• Eyal Pinko

Turkey stands at 12th place in the global organized crime index

The Global Initiative Against Transnational Organized Crime has published its annual global organized crime index. According to the organization's index, Turkey stands at 12th place out of 193 countries, with a 6.89 score (out of 9) for criminal activity, markets, and actors.

The Global Initiative Against Transnational Organized Crime report includes deep research about Turkey's organized crime environment.

Turkey’s pivotal location at the crossroads between Asia, the Middle East, and Europe, combined with its long borders, makes it a key player in the transnational markets for both human trafficking and human smuggling. Human trafficking, a prominent criminal market in Turkey, is characterized predominantly by trafficking for sexual exploitation and forced labor. Human trafficking is concentrated largely in the country’s tourist areas, in metropolitan cities and in cities at the country’s borders. Other forms of human trafficking in Turkey have forced marriage and forced begging, as well as human trafficking to harvest organs. Human trafficking is the lifeblood of entire quarters in Istanbul and other urban areas and is key to the border economy along the Caucasian and Iranian borders.

In 2015, Turkey emerged as a key transit state for migration and smuggling to Europe from countries such as Syria. At the height of the refugee crisis, Turkey was home to some of the most active and far-reaching smuggling networks, which facilitated migrant smuggling using false documents and transporting the individuals. The smuggling industry was, and continues to be in some cases, at the center of the local economy in several towns in Turkey’s border regions. After the EU–Turkey deal on irregular migration was reached in 2016, the human smuggling industry experienced an initial dramatic drop. However, significant numbers of Turkish nationals continued to seek the services of smuggling networks following the regime’s persecution campaign against the members of the Gülen Movement. Moreover, in February 2020, Turkey lifted its strict controls on its land and sea borders, prompting thousands of migrants to head to the borders to try to reach Europe. It is clear, therefore, that the Turkish state is not averse to using migrant smuggling into Europe as a political tool.


The illegal arms trade is pervasive in Turkey, with firearm use and arms trafficking on the rise in recent years. Overall, Turkey plays a role as simultaneously a source, transit, and destination country to greater or lesser degrees. The players involved in the illegal arms market can be classified broadly under three main types. First, there are criminal networks that supply handguns and shotguns to neighboring Iraq, Syria, Iran – and across the world. Second, there is a much more sophisticated arms trafficking coalition that works illicitly to supply more advanced and profitable weapons. Finally, state-embedded individuals are thought to be involved in illegally transferring weapons to Salafi-Jihadist groups fighting in Syria and Libya, as well as providing weapons to paramilitary groups in Turkey. In sum, the arms trafficking market, therefore, is used instrumentally by the Turkish state for external political objectives.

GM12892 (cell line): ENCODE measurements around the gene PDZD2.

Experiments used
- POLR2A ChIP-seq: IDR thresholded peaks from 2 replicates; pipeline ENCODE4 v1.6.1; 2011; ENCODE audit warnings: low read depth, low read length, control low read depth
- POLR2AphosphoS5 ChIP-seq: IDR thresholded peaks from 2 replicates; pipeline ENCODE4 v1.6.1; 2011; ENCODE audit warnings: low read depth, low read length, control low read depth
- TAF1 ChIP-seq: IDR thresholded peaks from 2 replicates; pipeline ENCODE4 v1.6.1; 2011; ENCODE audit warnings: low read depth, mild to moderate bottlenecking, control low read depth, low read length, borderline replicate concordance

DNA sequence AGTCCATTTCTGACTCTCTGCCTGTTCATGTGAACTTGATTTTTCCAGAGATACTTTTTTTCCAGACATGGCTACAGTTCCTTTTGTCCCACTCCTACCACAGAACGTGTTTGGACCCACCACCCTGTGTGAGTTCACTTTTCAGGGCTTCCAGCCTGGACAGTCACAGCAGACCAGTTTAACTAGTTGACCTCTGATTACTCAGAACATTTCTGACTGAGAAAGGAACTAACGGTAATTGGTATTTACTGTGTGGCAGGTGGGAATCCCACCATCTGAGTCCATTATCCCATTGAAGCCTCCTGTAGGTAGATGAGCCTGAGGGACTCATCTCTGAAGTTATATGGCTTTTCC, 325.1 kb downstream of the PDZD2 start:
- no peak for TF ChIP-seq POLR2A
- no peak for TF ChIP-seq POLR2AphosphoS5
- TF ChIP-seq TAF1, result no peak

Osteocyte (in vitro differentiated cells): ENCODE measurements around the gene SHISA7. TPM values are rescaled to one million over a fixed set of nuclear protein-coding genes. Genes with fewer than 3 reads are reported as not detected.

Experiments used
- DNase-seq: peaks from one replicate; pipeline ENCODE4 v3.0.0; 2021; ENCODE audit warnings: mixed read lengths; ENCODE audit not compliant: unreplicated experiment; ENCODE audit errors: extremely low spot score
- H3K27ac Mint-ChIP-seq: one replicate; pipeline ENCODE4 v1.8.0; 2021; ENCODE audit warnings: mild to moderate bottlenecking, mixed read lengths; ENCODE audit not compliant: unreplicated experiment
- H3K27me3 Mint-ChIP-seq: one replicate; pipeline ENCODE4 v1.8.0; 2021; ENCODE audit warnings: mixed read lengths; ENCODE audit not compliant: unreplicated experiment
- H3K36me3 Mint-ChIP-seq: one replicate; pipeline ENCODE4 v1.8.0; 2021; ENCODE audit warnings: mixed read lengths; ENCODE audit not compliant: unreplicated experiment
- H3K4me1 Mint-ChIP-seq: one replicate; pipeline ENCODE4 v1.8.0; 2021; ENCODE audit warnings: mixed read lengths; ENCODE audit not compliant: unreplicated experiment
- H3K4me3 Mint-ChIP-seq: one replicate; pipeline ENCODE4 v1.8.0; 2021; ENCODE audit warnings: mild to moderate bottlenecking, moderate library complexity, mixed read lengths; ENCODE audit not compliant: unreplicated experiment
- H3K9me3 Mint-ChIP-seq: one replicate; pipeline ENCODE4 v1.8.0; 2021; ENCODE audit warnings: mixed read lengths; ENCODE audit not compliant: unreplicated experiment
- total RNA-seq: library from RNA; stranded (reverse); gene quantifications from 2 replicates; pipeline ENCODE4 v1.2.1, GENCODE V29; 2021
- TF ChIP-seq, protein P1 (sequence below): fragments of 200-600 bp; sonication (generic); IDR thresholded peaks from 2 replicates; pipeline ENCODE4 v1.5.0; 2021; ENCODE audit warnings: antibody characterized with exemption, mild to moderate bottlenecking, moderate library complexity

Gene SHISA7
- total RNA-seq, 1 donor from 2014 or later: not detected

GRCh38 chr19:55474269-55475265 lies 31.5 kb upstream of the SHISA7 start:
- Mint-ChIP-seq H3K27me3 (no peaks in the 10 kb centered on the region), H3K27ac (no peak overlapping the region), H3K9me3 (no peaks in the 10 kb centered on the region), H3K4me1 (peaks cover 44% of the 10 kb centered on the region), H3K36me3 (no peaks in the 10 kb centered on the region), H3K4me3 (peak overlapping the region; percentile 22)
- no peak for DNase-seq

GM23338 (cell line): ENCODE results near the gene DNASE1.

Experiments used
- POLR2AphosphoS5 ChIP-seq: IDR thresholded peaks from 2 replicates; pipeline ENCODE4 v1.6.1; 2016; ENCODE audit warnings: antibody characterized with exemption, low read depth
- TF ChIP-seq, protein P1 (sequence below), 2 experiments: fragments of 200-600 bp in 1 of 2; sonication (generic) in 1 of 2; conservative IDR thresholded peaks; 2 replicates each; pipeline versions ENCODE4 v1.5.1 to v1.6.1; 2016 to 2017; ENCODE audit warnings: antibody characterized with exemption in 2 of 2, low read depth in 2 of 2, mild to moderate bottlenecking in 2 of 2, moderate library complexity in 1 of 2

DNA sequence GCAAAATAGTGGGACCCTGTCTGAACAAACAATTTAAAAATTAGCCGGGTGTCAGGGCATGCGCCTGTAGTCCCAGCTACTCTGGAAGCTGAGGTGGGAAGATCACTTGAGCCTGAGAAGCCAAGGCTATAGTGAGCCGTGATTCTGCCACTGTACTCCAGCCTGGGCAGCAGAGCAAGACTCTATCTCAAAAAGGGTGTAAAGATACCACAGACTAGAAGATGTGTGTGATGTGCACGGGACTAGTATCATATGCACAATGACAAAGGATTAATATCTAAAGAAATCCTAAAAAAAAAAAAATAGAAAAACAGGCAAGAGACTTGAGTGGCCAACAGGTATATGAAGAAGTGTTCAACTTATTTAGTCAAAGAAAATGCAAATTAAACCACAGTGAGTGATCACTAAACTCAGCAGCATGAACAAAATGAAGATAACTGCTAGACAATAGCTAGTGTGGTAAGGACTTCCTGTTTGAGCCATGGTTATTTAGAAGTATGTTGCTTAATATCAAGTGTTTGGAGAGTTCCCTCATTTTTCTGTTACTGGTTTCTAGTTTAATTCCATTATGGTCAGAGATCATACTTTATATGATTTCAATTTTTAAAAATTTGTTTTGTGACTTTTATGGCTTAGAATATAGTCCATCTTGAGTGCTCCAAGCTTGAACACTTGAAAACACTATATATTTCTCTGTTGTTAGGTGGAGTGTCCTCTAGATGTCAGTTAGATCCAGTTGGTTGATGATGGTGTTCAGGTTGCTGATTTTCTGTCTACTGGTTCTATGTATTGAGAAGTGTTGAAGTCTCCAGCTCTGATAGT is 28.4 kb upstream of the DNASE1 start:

The illicit trading of non-renewable resources is a critical component of Turkey’s illicit marketplace. Oil- and gold-related crimes are the two most significant. Oil smuggling is one of the more profitable sources of income for organized crime groups in Turkey, which exploit a demand for cheaper oil and the opportunity to earn tax revenue from the sale of smuggled oil, sourced primarily from Syria, Iraq and Iran. Illicit oil, which is considerably cheaper than the legal alternatives, is easily accessible in the country. There are a number of factors that contribute to the pervasiveness of oil smuggling in Turkey, including the country’s high taxes, its proximity to countries with far-lower oil prices, its difficulties in controlling its long borders, and its pervasive corruption. Indeed, there is ample evidence linking high-level politicians to the purchase and subsequent illicit sale of millions of dollars’ worth of Islamic State oil disguised as Turkish and Iraqi Kurdish oil. With regard to gold-related criminal activity, most comes in the form of sanctions violations and associated money laundering, with recent cases illustrating the connections made by the Turkish state with Iran and Venezuela, among others. Given the country’s currency crisis, coupled with its growing relationship with Venezuela and efforts to circumvent the Iranian sanctions regime, it is likely that the illicit market for non-renewable resources will continue to grow in scope and value.